- I'm very familiar with 12 bar blues, but isn't there something known in trad jazz as the blues as well that has a different progression? I believe it also uses 7th chords liberally.

    Thanks alot!
     
  10. Steve Lawson

    Steve Lawson Solo Bass Exploration! Supporting Member

    Apr 21, 2000
    Birmingham, UK
    hi captain...

    sorry for extreme tardiness in replying...


    >>>** Regarding the orginal question, if I was soloing in the key of G with the corrected progression you cited: G Am D Em

    - Wouldn't the D chord actually be D7 since this is the 5th of that scale? I find that playing the flat 7th, however, sounds kind of lame. Thoughts? <<<

    If you played the flat 7 in the D chord, the 'most expected' resolution would be back to the G (classic V7 - I progression) - if you leave the 7th out of that D chord, it leaves the harmony slightly more ambiguous and makes the move to Em less surprising. Hope that makes sense...

    >>>- When you are soloing over this, certainly you could play anything in G major and it would sound good, but do you tend to focus on the tonal centerr of each chord as the tune moves through the changes?<<<

    I am aware at any moment of the notes in the chord that's happening - not the note names, though I could tell you what they were, but the shape of the chord, and all the notes in the key as they relate to that. As i've said before elsewhere, I don't ever think of the other notes in the key as being 'passing notes' but chord extensions - so I'm always aware of where the notes are of the chord that I'm playing, but those chord notes include all the notes in the key. Thus I end up with the entire fingerboard being mapped out as a 'grid' in the key that I'm in - all the notes in the key available at any time, and some kind of awareness of what those notes do to the chord that's happening at that time... A lot of this stuff is now subconcious though.. :oops:)

    >>>- Would you tend to stick to just the chords of the changes, or would tonally center on the chord and play anything in its respective mode: Ionian, Dorian, Mixolydian, and Aeolian? (I think that's right...) <<<

    I think the previous paragraph answers this - if not, feel free to rephrase the question and I'll have another go at answering it (remember, if this doesn't make sense, that's my fault not yours, so feel free to ask the same thing over and over until I provide an answer that makes sense... :oops:)

    >>>** Regarding blues:

    - What is the theory behind playing all of these 7th chords? Is this just a style that violates key and doesn't care or is there some theoretical justification? (I hope its the former ) <<<

    It's just a vernacular that people are familiar - like slang speech that often makes more sense than a more grammatically correct sentence, the blues has rules of it's own, and is open to a huge amount of interpretation and bastardisation...

    >>>- I'm very familiar with 12 bar blues, but isn't there something known in trad jazz as the blues as well that has a different progression? I believe it also uses 7th chords liberally. <<<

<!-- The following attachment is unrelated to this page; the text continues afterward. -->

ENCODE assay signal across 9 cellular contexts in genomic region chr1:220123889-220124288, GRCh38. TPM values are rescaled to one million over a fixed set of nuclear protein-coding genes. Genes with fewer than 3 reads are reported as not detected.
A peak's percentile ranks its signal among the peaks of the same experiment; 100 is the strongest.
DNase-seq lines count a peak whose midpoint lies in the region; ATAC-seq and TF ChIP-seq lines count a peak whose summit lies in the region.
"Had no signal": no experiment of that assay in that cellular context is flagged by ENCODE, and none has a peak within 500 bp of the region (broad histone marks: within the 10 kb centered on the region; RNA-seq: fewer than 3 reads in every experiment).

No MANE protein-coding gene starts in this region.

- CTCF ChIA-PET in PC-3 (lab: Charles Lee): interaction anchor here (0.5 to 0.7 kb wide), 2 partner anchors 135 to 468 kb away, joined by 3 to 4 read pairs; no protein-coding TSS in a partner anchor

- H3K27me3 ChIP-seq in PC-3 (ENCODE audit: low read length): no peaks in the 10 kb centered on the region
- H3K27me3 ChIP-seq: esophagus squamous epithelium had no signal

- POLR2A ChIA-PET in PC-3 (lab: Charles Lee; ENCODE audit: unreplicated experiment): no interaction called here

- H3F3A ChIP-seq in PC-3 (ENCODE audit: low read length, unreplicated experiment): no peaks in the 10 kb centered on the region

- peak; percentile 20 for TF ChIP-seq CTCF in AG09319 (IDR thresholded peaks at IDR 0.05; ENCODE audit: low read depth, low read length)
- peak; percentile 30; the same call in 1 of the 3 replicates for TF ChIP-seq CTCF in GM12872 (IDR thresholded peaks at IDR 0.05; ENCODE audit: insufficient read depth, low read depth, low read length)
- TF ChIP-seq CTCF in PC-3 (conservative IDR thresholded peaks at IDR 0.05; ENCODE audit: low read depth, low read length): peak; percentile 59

Jazz-blues is a different kettle of fish, in that it combines the rules of jazz harmony with the basics of blues (the basic outline of I IV V etc) and then also has all the 'looseness' of blues... it's really not something that I could do justice to here, but if you really want to get inside it, have a look at 'The Jazz Theory Book' by Mark Levine, published by Sher Publishing...

    hope that lot helps,

    Steve
    www.steve-lawson.co.uk
     
  11. CaptainWally

    CaptainWally Supporting Member

    Oct 21, 2000
    Sandy Eggo, CA
    Wow -- thanks Steve! Great information, thought I'm humbled by your ability to 'map out the grid out the entire fret board' to play over a particular chord in a key :)

    Guess you've practiced a bit though!

    Cheers from California!
     
  12. Steve Lawson

    Steve Lawson Solo Bass Exploration! Supporting Member

    Apr 21, 2000
    Birmingham, UK
    just a quick attempt to explain the grid thing - it's all about pattern recognition - you don't need to 'memorise' 12 different 'grids' to cover the neck. You don't even need to memorise one. It's more about recognising where you are in relation to a fixed point or two - namely the tonic of the key and the root of the chord, or one or the other. If you are aware of where the tonic is, and can visualise a path to it, in the key, then you can cover the whole neck - once you reach one tonic, you head of the next one...

    as an exercise in first position, play all the notes you can reach, starting on your open E (or B if you have a 5 or 6 string), all the way up to B on your G string (or E on your C string), then back down, then do the same in G Major, then D, A, E, B, Fsharp etc. etc. all in first position.

    Then move up one fret and do it again, then up another fret and do it again, playing every note in that key in each hand position. Then you can break that material down by interval - play through it in thirds, fourths, fifths, different combinations etc. etc... getting to know the grid... :oops:)

    cheers

    Steve
    www.steve-lawson.co.uk
     
  13. stephanie

    stephanie

    Nov 14, 2000
    Scranton, PA
    Hey Steve,

    Just wanted to say great exercise you have above, something I need to be working on right now.

    Thanks,
    Stephanie